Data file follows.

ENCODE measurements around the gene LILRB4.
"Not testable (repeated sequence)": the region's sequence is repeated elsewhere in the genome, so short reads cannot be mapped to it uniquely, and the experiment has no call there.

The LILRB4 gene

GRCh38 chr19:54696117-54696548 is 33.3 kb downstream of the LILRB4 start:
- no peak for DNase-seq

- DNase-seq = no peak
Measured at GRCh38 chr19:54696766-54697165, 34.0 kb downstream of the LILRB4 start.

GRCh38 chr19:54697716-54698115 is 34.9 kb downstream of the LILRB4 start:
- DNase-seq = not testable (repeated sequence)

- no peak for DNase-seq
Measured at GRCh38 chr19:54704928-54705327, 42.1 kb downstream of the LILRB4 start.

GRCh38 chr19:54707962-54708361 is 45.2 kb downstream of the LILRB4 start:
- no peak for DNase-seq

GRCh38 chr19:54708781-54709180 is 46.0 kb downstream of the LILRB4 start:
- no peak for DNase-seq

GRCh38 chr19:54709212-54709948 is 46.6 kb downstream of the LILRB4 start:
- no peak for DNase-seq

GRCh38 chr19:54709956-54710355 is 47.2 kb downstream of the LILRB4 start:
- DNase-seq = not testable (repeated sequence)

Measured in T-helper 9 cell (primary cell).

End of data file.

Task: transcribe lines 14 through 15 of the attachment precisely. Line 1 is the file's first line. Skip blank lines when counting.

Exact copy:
GRCh38 chr19:54708781-54709180 is 46.0 kb downstream of the LILRB4 start:
- no peak for DNase-seq